Autodesk offers two types of subscription access, each with its own licensing technology.
Stand-alone licenses (included in subscriptions with single-user access)
Single-user access is a good choice for organizations that need one or more stand-alone licenses. These licenses are assigned to individual users and can’t be shared. Customers must connect to the internet every 30 days to validate their Autodesk ID. These subscriptions cost less than subscriptions with multi-user access.
You can sign in to your Autodesk Account from anywhere, and download and install the software assigned to you from any device. So, for example, you can use your Autodesk product on your work computer and also on your personal computer at home.
Network licenses (included in subscriptions with multi-user access)
Multi-user access is a good choice for companies with multiple teams that need access to the same software deployed through network licenses. Network licenses aren’t assigned to individual users and can be shared.
A subscription with multi-user access supports the use of Autodesk products up to a maximum number of users, or seats, connected to a server network. The products can be installed on as many computers as you want. However, you can use the software simultaneously only on the number of purchased seats. For example, if you have 6 subscriptions seats and 8 users, all users have access, but only 6 can use the product at any one time. Because you can install the products on more systems than the number of subscription seats purchased, you get true floating licenses across your entire organization.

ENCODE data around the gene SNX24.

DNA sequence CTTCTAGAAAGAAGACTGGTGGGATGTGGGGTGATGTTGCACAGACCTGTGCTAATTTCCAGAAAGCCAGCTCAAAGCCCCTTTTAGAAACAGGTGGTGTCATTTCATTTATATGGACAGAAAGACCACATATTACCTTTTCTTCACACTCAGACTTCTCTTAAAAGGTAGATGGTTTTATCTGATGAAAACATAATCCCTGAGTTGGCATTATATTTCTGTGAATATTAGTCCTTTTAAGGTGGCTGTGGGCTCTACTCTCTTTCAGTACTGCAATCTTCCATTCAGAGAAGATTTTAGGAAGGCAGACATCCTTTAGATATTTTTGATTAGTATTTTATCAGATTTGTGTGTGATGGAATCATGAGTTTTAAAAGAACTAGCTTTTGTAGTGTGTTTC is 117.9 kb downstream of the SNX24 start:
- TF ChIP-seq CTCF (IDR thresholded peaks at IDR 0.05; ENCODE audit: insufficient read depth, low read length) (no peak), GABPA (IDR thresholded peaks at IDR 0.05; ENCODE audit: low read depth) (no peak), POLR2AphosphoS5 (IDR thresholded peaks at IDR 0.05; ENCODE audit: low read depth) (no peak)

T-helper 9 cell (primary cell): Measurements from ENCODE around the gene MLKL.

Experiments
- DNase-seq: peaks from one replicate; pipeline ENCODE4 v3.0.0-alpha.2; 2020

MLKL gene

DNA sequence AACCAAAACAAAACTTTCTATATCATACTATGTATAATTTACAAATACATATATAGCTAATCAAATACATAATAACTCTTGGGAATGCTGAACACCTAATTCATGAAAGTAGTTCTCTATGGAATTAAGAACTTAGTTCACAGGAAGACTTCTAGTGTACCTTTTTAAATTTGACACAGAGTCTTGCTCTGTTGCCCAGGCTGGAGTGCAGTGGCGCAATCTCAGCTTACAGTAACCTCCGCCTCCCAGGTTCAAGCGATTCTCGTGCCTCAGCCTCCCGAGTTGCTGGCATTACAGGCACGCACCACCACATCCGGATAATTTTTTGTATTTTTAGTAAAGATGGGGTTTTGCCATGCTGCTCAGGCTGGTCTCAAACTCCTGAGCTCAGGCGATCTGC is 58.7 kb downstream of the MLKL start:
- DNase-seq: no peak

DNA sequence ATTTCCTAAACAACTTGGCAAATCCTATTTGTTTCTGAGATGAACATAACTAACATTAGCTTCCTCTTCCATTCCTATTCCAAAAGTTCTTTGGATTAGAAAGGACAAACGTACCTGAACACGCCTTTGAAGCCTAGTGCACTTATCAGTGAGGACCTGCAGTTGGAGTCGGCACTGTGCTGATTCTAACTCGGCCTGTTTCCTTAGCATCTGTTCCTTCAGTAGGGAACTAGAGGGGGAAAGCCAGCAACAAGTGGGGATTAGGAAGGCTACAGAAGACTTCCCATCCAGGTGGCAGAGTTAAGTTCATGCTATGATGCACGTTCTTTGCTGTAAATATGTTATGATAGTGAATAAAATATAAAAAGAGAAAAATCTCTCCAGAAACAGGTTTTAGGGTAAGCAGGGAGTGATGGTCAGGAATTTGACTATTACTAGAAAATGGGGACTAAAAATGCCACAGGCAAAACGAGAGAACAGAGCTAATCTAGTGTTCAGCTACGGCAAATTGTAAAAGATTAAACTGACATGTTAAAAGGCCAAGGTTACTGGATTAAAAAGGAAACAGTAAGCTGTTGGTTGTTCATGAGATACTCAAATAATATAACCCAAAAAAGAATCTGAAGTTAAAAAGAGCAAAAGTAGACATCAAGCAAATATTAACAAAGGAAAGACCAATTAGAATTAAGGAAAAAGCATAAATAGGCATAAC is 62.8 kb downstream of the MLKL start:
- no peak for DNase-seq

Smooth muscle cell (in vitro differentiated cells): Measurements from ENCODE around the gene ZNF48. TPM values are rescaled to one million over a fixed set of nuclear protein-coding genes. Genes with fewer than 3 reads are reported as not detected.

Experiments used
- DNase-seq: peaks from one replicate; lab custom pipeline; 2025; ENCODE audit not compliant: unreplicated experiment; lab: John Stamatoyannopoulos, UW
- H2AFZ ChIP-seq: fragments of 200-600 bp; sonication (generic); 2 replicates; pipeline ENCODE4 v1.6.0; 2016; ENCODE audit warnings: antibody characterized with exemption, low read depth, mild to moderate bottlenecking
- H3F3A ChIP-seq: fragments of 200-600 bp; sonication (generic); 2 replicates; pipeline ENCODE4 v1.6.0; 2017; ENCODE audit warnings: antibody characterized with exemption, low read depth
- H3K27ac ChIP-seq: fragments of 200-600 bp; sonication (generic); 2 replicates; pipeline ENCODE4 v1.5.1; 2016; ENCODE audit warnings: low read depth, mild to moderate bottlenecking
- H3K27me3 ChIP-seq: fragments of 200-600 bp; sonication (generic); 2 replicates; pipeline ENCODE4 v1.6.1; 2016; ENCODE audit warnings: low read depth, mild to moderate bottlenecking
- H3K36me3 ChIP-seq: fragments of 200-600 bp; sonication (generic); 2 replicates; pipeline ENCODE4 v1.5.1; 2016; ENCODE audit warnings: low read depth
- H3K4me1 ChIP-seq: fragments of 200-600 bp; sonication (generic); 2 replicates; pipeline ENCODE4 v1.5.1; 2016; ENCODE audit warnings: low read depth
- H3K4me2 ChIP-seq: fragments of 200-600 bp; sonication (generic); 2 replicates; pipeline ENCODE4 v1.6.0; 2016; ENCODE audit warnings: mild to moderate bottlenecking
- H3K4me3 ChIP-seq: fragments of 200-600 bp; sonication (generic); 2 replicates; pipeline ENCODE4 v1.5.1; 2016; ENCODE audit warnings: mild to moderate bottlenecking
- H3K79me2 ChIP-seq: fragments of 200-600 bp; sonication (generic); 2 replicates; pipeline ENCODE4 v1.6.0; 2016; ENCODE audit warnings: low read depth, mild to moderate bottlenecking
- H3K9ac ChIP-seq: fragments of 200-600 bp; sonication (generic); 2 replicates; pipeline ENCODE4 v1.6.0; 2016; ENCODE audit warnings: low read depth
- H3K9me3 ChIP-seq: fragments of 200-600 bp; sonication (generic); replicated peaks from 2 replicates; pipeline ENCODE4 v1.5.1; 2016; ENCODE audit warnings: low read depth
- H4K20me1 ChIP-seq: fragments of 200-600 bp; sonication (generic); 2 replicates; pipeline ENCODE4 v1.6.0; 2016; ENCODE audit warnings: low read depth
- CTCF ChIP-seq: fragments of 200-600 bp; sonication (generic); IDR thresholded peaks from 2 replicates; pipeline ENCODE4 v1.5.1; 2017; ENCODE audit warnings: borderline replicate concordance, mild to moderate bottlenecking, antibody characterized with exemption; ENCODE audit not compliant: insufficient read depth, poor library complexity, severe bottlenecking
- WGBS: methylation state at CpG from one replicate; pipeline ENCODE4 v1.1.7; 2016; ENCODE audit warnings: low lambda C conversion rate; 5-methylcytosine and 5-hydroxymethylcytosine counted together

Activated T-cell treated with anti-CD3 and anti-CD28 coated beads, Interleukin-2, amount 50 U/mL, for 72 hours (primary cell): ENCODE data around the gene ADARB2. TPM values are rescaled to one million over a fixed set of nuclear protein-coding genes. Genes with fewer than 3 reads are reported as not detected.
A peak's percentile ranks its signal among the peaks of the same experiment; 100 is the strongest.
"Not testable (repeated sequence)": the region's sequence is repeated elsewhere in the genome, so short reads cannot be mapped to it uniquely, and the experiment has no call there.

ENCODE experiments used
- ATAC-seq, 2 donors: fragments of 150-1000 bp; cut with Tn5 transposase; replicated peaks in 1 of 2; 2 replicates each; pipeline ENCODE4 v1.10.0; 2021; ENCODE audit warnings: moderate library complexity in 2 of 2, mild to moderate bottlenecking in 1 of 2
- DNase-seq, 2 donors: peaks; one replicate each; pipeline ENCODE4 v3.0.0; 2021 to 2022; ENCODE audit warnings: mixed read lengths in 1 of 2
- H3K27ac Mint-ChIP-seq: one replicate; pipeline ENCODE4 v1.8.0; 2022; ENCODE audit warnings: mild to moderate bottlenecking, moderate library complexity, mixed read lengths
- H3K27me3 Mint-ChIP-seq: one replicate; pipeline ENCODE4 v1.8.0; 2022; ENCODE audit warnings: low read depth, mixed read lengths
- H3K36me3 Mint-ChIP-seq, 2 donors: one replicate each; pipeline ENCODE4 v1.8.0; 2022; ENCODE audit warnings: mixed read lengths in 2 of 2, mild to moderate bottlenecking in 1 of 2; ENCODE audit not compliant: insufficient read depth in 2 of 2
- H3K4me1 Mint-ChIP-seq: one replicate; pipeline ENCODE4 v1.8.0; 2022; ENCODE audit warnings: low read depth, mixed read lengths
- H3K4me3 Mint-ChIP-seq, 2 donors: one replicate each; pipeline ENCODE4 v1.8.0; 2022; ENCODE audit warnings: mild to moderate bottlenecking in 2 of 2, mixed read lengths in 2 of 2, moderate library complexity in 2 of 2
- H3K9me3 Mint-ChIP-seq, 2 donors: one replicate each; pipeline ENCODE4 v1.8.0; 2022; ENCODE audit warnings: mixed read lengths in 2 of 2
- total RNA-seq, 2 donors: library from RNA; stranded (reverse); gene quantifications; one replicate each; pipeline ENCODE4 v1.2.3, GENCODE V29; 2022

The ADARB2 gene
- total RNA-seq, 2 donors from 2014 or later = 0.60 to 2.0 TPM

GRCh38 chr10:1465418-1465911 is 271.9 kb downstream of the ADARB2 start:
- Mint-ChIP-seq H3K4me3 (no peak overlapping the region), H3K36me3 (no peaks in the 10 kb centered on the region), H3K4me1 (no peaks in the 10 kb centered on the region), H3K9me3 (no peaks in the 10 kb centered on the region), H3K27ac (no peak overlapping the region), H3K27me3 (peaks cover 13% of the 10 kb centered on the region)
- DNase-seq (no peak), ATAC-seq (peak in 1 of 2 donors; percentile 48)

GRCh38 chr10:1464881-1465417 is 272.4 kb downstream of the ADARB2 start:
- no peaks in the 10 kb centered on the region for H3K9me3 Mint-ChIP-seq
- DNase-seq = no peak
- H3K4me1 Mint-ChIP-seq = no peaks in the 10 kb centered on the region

Administrators must install the Network License Manager (NLM) to assign licenses to users, up to the number of seats purchased. If all network licenses are in use, no more computers can run the Autodesk product until a license is returned to the NLM. The NLM supports 3 server models. When purchasing a subscription with multi-user access, you specify and set up the server model that best suits your needs.
Single-license server model – The most basic of the 3 options, the NLM is installed on only one server, so all license management and activity occur on one location. A single license file represents the total number of licenses available on the server.
Distributed-license server model – Licenses are divided across more than one server, each containing a unique license file representing a portion of your total number of licenses. Because the NLM is installed on each server, you can distribute all license activity and management among the number of servers that best suits your needs. Servers do not need to be on the same subnet. If one server fails, the licenses on the remaining servers are still available.
Redundant-license server model – All licenses are configured on 3 different servers. Each server contains the same license file, so all software licenses are available on each server. The NLM is installed on each server and can monitor and issue licenses as long as at least 2 of the 3 servers are operational. All 3 servers must be on the same subnet and have consistent network communications. (Slow, erratic, or dial-up connections aren’t supported.)